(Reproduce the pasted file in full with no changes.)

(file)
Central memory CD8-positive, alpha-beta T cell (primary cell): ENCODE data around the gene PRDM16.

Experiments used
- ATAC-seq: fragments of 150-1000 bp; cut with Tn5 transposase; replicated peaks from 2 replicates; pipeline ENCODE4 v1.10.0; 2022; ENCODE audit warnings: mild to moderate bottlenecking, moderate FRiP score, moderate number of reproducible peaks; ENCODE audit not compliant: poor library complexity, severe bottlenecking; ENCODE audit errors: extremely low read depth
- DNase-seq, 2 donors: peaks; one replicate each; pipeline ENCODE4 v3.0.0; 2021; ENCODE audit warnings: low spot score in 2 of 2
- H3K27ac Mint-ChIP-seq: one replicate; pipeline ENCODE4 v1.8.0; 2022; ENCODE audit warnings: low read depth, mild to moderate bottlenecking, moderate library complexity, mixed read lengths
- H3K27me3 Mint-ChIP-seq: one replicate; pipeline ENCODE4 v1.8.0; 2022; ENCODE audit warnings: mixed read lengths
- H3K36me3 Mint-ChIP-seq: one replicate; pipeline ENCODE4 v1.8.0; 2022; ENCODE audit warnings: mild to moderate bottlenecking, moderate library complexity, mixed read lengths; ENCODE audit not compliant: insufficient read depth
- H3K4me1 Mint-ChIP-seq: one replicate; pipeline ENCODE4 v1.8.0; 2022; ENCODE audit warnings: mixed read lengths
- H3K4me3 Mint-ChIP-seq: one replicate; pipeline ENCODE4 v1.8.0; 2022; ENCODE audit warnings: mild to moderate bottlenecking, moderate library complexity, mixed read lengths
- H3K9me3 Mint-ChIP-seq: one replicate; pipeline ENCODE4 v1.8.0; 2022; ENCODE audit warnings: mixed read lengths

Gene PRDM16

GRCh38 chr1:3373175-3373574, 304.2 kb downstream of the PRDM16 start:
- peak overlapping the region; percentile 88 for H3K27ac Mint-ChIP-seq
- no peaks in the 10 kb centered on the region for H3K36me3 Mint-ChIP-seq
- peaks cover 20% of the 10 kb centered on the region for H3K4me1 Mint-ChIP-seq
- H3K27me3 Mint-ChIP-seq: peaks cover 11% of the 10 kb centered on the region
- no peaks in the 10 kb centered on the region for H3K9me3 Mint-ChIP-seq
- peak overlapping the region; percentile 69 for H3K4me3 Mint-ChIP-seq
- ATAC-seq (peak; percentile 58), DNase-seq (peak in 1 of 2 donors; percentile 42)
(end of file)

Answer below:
Central memory CD8-positive, alpha-beta T cell (primary cell): ENCODE data around the gene PRDM16.

Experiments used
- ATAC-seq: fragments of 150-1000 bp; cut with Tn5 transposase; replicated peaks from 2 replicates; pipeline ENCODE4 v1.10.0; 2022; ENCODE audit warnings: mild to moderate bottlenecking, moderate FRiP score, moderate number of reproducible peaks; ENCODE audit not compliant: poor library complexity, severe bottlenecking; ENCODE audit errors: extremely low read depth
- DNase-seq, 2 donors: peaks; one replicate each; pipeline ENCODE4 v3.0.0; 2021; ENCODE audit warnings: low spot score in 2 of 2
- H3K27ac Mint-ChIP-seq: one replicate; pipeline ENCODE4 v1.8.0; 2022; ENCODE audit warnings: low read depth, mild to moderate bottlenecking, moderate library complexity, mixed read lengths
- H3K27me3 Mint-ChIP-seq: one replicate; pipeline ENCODE4 v1.8.0; 2022; ENCODE audit warnings: mixed read lengths
- H3K36me3 Mint-ChIP-seq: one replicate; pipeline ENCODE4 v1.8.0; 2022; ENCODE audit warnings: mild to moderate bottlenecking, moderate library complexity, mixed read lengths; ENCODE audit not compliant: insufficient read depth
- H3K4me1 Mint-ChIP-seq: one replicate; pipeline ENCODE4 v1.8.0; 2022; ENCODE audit warnings: mixed read lengths
- H3K4me3 Mint-ChIP-seq: one replicate; pipeline ENCODE4 v1.8.0; 2022; ENCODE audit warnings: mild to moderate bottlenecking, moderate library complexity, mixed read lengths
- H3K9me3 Mint-ChIP-seq: one replicate; pipeline ENCODE4 v1.8.0; 2022; ENCODE audit warnings: mixed read lengths

Gene PRDM16

GRCh38 chr1:3373175-3373574, 304.2 kb downstream of the PRDM16 start:
- peak overlapping the region; percentile 88 for H3K27ac Mint-ChIP-seq
- no peaks in the 10 kb centered on the region for H3K36me3 Mint-ChIP-seq
- peaks cover 20% of the 10 kb centered on the region for H3K4me1 Mint-ChIP-seq
- H3K27me3 Mint-ChIP-seq: peaks cover 11% of the 10 kb centered on the region
- no peaks in the 10 kb centered on the region for H3K9me3 Mint-ChIP-seq
- peak overlapping the region; percentile 69 for H3K4me3 Mint-ChIP-seq
- ATAC-seq (peak; percentile 58), DNase-seq (peak in 1 of 2 donors; percentile 42)